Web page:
And it was a bit, because here’s the thing: Unlike its recent network musical predecessors, Fox’s Rocky Horror isn’t live — and yet it still has all the quirks and drawbacks of a live show. The sets are relatively sparse. The spooky mansion where most of the action takes place looks decidedly like a high school gymnasium, which is great, probably, if you need to flip sets around during a blackout. The actors are curiously few and far between. During “The Time Warp,” the assembled dancers — who are meant to stand in for an entire intergalactic convention’s worth of hedonistic aliens, whose quantity and fishnets are ostensibly enough to make one of our heroes swoon on the spot — number somewhere north of “several,” but just barely. A scene at a dinner table has all the guests gathered along one side — an awkward workaround to cater to a studio audience that didn’t exist. The “crowd” at the midnight show feels less like an authentic tribute and more like a half-hearted excuse for the lack of a real one.
So why go through the trouble of making Rocky Horror seem like a live event? There’s a case to be made that the pseudo–liveness is in line with the original: Rocky Horror was first written as a stage play; writer and director Richard O’Brien also penned the 1975 screenplay adaptation, playing Riff Raff in the film. The cult that has persisted around it all these years — my parents, lovely and demented weirdos that they are, more or less raised me on the original — is as much about bringing back a live element to the film as anything else. (O’Brien, whose story royalties have long since elapsed, has said that he “would like to stay detached” from this latest version.)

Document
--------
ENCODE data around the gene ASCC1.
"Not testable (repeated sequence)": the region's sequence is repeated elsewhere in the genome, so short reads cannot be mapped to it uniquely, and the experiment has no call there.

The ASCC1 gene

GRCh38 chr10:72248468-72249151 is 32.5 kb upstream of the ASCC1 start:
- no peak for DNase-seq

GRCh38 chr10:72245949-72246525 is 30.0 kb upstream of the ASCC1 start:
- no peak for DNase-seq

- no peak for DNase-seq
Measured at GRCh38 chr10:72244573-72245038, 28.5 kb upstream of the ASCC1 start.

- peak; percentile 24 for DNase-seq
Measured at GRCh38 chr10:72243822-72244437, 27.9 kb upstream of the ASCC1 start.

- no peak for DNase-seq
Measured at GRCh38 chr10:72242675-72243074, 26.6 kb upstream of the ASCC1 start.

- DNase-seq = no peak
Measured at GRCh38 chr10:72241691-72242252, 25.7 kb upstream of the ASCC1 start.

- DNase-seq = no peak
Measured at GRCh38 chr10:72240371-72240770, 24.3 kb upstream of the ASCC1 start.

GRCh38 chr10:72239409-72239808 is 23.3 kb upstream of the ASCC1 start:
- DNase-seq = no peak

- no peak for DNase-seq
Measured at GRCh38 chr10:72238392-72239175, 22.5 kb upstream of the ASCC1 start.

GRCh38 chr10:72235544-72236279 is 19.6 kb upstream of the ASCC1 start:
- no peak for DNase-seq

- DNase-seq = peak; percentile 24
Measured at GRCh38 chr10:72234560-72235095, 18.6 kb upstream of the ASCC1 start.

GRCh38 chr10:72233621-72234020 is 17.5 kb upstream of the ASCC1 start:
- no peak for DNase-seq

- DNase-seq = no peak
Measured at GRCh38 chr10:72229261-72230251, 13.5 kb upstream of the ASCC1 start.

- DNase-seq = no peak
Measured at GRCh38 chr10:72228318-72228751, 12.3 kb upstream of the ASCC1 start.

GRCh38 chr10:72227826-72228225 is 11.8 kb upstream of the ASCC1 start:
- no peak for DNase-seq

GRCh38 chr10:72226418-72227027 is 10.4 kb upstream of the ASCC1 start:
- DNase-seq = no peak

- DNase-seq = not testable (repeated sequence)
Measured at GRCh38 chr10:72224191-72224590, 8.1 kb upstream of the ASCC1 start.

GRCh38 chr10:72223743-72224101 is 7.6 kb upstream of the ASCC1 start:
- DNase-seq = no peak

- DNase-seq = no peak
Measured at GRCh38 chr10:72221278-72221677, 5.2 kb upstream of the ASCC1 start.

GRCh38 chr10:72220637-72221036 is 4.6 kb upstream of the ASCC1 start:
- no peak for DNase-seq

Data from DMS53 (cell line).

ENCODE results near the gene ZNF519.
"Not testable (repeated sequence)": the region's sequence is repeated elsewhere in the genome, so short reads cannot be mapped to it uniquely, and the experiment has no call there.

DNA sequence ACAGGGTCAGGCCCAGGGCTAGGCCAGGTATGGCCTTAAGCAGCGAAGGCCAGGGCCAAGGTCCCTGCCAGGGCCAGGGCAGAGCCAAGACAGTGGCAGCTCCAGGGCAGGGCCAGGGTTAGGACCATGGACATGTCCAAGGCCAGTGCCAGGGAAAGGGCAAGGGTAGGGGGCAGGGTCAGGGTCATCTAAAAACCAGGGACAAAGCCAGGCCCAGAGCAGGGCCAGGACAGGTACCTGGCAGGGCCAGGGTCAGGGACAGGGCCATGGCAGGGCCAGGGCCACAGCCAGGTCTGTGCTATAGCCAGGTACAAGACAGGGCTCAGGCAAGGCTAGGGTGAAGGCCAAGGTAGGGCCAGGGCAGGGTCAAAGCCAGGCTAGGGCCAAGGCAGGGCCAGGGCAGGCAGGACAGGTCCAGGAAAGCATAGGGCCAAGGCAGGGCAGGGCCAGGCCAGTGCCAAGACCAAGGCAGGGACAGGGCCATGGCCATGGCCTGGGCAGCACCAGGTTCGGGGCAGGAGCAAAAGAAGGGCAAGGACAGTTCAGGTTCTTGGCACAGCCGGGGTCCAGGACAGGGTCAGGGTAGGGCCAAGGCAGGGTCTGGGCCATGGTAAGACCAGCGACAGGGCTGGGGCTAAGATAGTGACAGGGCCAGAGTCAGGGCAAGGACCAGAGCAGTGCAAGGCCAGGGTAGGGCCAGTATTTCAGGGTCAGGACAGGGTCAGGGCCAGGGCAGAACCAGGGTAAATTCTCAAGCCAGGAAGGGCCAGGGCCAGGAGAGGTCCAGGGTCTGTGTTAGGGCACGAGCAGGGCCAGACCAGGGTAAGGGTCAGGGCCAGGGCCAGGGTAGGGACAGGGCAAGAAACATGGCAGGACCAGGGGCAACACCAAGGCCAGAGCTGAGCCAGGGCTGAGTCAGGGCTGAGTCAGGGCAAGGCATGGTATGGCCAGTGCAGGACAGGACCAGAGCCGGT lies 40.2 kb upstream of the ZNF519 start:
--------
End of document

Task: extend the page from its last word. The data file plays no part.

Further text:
This is not that. Emmy Award–winner Kenny Ortega directed and choreographed the action here, and it — perhaps unsurprisingly — has the feel of High School Musical, which vaulted him to prominence a decade ago. Ortega’s Rocky Horror is all glitz and rush, as if he’s sitting just off camera and drumming his fingers, a live audience of one.
The project is especially galling with a story like Rocky Horror, whose grotesqueness was all the fun of the original. (There is a reason, let’s say, that the romance of Frank N. Furter and Rocky pops up in fewer drama classes than that of Sandy and Danny.) In the Fox iteration, everyone is a little prettier and a little younger, and their solos a little bit cleaner. Even “Dammit, Janet” — an ode to getting married because you don’t have any better ideas — is repainted as a declaration of deep love, and not resignation to mediocrity. It’s hard not to feel that a film that pitches the odd tattoo as outré is something of a betrayal of the original spirit.
Cox, thankfully, is a delightful exception to this. Where her costars mostly just play more polite versions of the original characters, she makes a point of adding innuendo to every word that can possibly carry a sexual connotation, and many that cannot — perhaps the only wink to the audience that is truly successful. She stands more or less alone in a production that isn’t weird enough, dark enough, or, well, lively enough, to do justice to the original, a suggestion of what this might have been. In the end, the most disheartening thing of all might be the fake midnight show audience — a stiff and scripted stand-in several orders of magnitude more enthusiastic than the real viewers, left watching a production that tried to have it both ways and failed.